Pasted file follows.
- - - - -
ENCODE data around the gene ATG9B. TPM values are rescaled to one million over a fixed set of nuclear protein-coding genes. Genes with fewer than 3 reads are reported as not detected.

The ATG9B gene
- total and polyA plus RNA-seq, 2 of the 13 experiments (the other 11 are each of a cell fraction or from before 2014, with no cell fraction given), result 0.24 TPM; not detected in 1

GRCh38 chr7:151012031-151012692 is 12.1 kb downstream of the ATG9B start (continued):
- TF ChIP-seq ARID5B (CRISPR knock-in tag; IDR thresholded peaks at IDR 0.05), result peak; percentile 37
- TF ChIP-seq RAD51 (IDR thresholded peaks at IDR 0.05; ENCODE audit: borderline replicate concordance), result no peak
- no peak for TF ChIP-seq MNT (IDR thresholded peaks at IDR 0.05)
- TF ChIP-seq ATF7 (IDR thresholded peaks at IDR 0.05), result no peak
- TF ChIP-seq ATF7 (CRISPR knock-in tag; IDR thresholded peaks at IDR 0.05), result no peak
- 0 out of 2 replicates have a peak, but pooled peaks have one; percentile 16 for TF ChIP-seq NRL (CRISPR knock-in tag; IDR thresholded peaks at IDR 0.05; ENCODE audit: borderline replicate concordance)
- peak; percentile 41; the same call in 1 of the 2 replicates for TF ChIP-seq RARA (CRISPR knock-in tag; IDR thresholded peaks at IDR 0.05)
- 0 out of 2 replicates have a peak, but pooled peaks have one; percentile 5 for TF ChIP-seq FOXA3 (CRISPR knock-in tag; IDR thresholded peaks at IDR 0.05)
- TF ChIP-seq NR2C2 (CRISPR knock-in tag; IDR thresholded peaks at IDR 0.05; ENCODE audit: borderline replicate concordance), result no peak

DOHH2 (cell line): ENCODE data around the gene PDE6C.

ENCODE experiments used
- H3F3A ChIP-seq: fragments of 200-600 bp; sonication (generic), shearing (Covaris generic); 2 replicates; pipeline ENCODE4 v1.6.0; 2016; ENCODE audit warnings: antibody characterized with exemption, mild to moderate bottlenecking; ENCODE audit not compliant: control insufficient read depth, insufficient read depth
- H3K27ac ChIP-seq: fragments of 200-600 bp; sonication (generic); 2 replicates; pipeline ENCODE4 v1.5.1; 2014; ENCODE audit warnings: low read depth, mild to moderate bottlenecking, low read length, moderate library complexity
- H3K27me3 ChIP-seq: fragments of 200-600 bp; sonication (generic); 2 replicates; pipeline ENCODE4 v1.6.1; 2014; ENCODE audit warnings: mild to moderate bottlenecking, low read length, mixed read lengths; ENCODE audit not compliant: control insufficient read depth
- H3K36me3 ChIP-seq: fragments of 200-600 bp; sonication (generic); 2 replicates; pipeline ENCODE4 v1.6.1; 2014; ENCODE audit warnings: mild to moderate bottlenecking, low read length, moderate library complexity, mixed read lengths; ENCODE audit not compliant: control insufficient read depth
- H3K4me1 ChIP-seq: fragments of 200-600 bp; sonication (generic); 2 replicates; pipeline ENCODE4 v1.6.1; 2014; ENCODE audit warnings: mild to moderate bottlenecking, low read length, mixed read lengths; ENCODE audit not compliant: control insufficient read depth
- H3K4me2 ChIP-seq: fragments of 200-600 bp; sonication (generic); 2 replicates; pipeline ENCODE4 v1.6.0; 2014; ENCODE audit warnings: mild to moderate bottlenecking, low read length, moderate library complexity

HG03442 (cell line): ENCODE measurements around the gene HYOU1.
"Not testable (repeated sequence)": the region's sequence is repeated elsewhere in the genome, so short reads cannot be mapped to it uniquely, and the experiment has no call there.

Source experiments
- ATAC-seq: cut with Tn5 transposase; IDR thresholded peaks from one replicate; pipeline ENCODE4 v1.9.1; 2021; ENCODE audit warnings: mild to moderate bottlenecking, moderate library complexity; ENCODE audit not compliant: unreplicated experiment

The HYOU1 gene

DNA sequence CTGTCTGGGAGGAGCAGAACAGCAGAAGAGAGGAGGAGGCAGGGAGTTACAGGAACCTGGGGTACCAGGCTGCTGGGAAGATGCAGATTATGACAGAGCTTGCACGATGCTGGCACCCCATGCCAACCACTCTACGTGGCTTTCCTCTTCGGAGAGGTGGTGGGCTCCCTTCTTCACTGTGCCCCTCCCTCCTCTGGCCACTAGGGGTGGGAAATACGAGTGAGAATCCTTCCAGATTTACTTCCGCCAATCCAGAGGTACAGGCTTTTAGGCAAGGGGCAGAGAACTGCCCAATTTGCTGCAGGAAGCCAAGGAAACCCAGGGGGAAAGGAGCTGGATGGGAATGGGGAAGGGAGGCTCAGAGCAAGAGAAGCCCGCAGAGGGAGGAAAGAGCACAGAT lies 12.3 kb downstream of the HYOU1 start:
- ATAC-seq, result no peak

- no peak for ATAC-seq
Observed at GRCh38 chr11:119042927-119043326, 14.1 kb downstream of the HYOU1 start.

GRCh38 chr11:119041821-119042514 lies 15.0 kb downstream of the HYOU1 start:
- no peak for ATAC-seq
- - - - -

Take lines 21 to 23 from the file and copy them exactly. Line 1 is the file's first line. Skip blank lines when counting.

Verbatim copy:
- H3K4me2 ChIP-seq: fragments of 200-600 bp; sonication (generic); 2 replicates; pipeline ENCODE4 v1.6.0; 2014; ENCODE audit warnings: mild to moderate bottlenecking, low read length, moderate library complexity

HG03442 (cell line): ENCODE measurements around the gene HYOU1.
"Not testable (repeated sequence)": the region's sequence is repeated elsewhere in the genome, so short reads cannot be mapped to it uniquely, and the experiment has no call there.